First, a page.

Real World Intensities and Amplitudes
There are many ways to describe a sound physically. One of the most common is the Sound Intensity Level (SIL). It describes the amount of power on a certain surface, so its unit is Watt per square meter ( " class="AM"> ). The range of human hearing is about " class="AM"> at the threshold of hearing to
" class="AM"> Sound Intensity Level in Bel
If, for instance, the ratio " class="AM">
For real world sounds, it makes sense to set the reference value " class="AM"> to the threshold of hearing which has been fixed as " class="AM"> at 1000 Hertz. So the range of hearing covers about 12 Bel. Usually 1 Bel is divided into 10 deci Bel, so the common formula for measuring a sound intensity is:
" class="AM"> Sound Intensity Level (SIL) in Decibel (dB) with " class="AM">
While the sound intensity level is useful to describe the way in which the human hearing works, the measurement of sound is more closely related to the sound pressure deviations. Sound waves compress and expand the air particles and by this they increase and decrease the localized air pressure. These deviations are measured and transformed by a microphone. So the question arises: what is the relationship between the sound pressure deviations and the sound intensity? The answer is: sound intensity changes " class="AM"> are proportional to the square of the sound pressure changes " class="AM"> . As a formula:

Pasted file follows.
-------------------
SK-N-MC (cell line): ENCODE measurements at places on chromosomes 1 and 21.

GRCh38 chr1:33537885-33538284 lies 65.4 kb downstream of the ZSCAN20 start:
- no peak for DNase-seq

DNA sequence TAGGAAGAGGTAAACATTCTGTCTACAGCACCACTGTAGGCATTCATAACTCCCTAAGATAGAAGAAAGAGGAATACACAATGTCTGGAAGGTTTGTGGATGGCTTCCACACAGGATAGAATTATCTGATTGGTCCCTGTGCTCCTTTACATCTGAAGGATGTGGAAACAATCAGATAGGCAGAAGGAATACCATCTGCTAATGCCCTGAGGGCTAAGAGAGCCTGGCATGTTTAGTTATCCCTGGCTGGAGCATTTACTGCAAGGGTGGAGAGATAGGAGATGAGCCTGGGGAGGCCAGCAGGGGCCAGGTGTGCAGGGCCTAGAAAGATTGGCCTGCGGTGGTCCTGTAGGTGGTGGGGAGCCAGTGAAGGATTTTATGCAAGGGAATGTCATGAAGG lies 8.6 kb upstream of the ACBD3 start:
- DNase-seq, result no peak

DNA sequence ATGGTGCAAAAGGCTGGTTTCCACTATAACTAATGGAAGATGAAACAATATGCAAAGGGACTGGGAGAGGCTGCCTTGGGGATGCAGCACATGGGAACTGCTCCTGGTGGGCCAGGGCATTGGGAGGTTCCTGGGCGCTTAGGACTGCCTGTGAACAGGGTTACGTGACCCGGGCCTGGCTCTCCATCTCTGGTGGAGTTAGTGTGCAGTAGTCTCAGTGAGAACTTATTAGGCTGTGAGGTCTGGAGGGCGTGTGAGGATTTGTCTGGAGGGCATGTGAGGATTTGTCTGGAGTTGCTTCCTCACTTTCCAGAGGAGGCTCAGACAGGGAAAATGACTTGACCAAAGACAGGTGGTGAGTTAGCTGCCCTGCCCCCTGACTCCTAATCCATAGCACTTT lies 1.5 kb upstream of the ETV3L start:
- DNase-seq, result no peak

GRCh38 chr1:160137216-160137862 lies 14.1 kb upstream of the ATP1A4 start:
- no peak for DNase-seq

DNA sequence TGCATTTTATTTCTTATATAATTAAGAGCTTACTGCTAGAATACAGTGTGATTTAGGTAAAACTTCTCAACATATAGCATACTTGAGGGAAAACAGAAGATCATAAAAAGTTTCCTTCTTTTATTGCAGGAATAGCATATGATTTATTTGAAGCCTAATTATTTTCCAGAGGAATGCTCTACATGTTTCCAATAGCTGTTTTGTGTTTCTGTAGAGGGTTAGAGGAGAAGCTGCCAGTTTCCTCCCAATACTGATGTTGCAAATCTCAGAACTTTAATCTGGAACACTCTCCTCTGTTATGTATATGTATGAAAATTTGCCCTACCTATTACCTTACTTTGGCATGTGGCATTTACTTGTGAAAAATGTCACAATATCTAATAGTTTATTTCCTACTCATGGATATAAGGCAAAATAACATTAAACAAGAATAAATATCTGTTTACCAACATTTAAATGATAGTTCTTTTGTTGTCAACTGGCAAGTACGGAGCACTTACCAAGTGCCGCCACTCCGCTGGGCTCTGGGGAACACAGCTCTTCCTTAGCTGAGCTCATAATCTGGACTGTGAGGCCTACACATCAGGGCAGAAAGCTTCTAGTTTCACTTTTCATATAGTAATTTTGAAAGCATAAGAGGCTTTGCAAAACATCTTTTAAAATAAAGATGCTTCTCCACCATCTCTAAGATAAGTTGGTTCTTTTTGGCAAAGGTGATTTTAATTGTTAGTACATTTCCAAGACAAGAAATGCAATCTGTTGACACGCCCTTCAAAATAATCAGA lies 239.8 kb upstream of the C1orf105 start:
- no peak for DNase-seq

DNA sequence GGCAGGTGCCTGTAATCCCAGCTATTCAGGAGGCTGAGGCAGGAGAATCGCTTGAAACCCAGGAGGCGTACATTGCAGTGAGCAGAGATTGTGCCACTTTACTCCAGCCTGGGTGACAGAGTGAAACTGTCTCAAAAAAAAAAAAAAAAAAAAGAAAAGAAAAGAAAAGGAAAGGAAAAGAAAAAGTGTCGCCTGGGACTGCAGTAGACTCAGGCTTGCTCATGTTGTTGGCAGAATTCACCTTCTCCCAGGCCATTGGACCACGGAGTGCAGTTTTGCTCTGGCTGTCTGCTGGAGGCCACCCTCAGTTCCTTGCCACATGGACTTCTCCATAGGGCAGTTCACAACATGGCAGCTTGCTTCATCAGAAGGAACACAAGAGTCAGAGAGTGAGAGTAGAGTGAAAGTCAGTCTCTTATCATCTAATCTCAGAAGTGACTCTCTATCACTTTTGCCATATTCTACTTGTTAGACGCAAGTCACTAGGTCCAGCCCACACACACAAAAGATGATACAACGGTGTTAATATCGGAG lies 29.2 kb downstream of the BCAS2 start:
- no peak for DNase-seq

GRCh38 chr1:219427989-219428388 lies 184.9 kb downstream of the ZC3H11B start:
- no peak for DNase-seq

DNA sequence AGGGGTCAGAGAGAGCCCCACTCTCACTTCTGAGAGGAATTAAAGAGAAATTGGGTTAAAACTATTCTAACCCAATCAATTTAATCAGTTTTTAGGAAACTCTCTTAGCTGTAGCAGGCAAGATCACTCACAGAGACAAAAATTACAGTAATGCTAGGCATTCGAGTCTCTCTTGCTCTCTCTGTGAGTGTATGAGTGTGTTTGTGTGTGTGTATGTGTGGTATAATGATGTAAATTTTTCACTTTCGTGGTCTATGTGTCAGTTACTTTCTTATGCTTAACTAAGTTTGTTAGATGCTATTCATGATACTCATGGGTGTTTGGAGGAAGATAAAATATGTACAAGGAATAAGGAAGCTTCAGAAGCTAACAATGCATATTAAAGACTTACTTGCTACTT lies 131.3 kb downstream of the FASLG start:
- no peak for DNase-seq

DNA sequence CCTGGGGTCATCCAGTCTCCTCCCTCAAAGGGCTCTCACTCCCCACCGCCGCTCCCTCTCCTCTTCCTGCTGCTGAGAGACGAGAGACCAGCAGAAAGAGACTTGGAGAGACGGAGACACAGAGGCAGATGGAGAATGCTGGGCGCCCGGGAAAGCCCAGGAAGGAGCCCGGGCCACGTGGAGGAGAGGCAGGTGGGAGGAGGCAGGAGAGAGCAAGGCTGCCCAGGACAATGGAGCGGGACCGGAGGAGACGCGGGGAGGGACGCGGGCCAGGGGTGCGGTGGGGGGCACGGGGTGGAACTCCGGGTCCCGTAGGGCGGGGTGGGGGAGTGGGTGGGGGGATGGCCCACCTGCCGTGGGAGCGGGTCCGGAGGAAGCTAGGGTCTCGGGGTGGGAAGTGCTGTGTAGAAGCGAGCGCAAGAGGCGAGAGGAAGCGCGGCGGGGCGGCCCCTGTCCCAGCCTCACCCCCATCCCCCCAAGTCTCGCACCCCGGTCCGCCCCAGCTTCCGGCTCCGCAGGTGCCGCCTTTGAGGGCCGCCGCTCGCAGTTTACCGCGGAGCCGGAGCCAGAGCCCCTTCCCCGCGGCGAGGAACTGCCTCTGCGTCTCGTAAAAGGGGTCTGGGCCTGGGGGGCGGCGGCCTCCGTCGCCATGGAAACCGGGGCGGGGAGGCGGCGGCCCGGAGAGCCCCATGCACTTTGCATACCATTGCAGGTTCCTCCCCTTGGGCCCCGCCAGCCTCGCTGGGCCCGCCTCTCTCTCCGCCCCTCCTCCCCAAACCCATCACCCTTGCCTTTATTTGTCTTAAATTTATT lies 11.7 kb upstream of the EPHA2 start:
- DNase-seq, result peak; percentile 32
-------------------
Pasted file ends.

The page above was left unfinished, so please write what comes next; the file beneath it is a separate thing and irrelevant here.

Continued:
Let us take an example to see what this means. The sound pressure at the threshold of hearing can be fixed at " class="AM"> . This value is the reference value of the Sound Pressure Level (SPL). If we have now a value of " class="AM"> , the corresponding sound intensity relation can be calculated as:
Sound Pressure Level (SPL) in Decibel (dB) with " class="AM">
Working with Digital Audio basically means working with amplitudes. What we are dealing with microphones are amplitudes. Any audio file is a sequence of amplitudes. What you generate in Csound and write either to the DAC in realtime or to a sound file, are again nothing but a sequence of amplitudes. As amplitudes are directly related to the sound pressure deviations, all the relations between sound intensity and sound pressure can be transferred to relations between sound intensity and amplitudes:
" class="AM"> Relation between Intensity and Ampltitudes
" class="AM"> Decibel (dB) Scale of Amplitudes with any amplitude " class="AM"> related to an other amplitude " class="AM">